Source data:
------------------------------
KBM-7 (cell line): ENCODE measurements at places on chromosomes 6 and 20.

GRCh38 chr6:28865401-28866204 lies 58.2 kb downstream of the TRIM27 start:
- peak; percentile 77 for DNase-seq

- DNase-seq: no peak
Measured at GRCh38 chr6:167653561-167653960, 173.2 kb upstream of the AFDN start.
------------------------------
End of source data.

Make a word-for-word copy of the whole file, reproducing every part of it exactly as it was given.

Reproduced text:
KBM-7 (cell line): ENCODE measurements at places on chromosomes 6 and 20.

GRCh38 chr6:28865401-28866204 lies 58.2 kb downstream of the TRIM27 start:
- peak; percentile 77 for DNase-seq

- DNase-seq: no peak
Measured at GRCh38 chr6:167653561-167653960, 173.2 kb upstream of the AFDN start.